Your zone?
I'm in zone 5. I have a black eyed susan in a corner a few years ago. It scattered its seeds all over my garden by itself. Now I have black eyed susan everywhere in my garden. They sprout out like weeds in the early summer.
You should be OK if you scatter the seeds now. You can also split your plant and transplant them where you want. It actually help the old plant to revive. The flowers from the seeds are small like daisy in the first year. The second year and on, they'll be tall and big like sun flowers, which I like better than the sorry looking small ones.
They're easy to take care. They're considered wildflowers. you can't kill them unless you give them too much water.
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I'm expecting this one will be easy for folks, but it hasn't been for me. This wildflower:
http://www.paghat.com/images/sweetsomething_aug.jpg
has been blooming all summer & still blooming now. It popped up in a roadside sungarden as a volunteer, very tiny last year, a good-sized clump this year. It's less than two feet tall. The clusters of blooms add up at biggeset to the size of a fist.
I remember when I was a child this very flower grew around a stump with yarrows on my great-gram's farm & the grandkids would pick them & gramma taught us how to dry flowers using this thing. But I can't for the life of me remember what she called them.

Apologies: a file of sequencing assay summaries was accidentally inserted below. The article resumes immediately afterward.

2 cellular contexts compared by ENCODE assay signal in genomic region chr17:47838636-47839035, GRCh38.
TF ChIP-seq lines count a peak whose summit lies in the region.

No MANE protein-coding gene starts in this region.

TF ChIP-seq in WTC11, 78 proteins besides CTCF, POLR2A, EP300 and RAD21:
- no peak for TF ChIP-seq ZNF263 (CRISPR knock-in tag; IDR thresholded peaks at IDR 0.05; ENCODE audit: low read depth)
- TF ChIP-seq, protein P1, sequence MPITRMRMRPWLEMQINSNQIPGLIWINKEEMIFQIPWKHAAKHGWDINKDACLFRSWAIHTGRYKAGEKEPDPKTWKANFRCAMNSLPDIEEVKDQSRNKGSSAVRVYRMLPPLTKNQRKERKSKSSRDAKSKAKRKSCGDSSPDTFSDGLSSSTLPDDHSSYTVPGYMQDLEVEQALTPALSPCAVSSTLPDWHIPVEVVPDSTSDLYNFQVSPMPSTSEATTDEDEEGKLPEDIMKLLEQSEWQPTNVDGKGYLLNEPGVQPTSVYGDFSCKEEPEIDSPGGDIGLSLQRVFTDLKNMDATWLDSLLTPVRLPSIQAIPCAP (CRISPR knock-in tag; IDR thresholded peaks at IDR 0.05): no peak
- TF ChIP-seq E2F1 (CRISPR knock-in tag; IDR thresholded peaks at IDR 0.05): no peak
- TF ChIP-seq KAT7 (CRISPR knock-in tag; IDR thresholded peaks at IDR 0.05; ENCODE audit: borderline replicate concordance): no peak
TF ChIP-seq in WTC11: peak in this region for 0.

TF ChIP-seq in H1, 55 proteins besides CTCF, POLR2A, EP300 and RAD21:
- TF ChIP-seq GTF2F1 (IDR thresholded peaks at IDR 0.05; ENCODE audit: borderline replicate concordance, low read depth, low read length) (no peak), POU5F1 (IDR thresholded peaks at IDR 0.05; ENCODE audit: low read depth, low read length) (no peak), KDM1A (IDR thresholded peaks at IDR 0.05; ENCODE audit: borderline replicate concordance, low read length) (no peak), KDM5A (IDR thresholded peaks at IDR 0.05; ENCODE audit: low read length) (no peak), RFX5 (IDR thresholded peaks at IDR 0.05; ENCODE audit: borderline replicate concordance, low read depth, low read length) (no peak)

-paghat the ratgirl
--
"Of what are you afraid, my child?" inquired the kindly teacher.
"Oh, sir! The flowers, they are wild," replied the timid creature.
  Click to see the full signature.
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Oh my god - I had the same thing come up in my garden this year I presume from the wild flower packet I threw around - I would love to know what it is as well. It is definitely an everlasting but blasted if I could figure out what kind!!

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Can't remember the name, it is an everlasting and used in dried flower arrangements. I used to have this up North.

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Gnaphalium obtusifolium, commonly called "rabbit tobacco". It is also one of the plants commonly called "everlasting" and used in dried flower arrangements.

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Thanks! That put me on the right track at least, & I was able to start on the right page of the natives guide to figure this out. Gnapalium obtusifolium has slightly pointed flowers making up a looser raceme & is native of Eastern N.A. This one appears to be Pseudognaphalium macounii with flat-topped barrel shaped flowers in a tighter bunch, & native of right here in the Northwest (as well as all of Canada & most of the northern US). My great-gran growing it around a stump in a meadow along with yarrows seems to have been a common thing in times past, both plants needing no attention & purportedly having medicinal values.
-paghat the ratgirl

--
"Of what are you afraid, my child?" inquired the kindly teacher.
"Oh, sir! The flowers, they are wild," replied the timid creature.
  Click to see the full signature.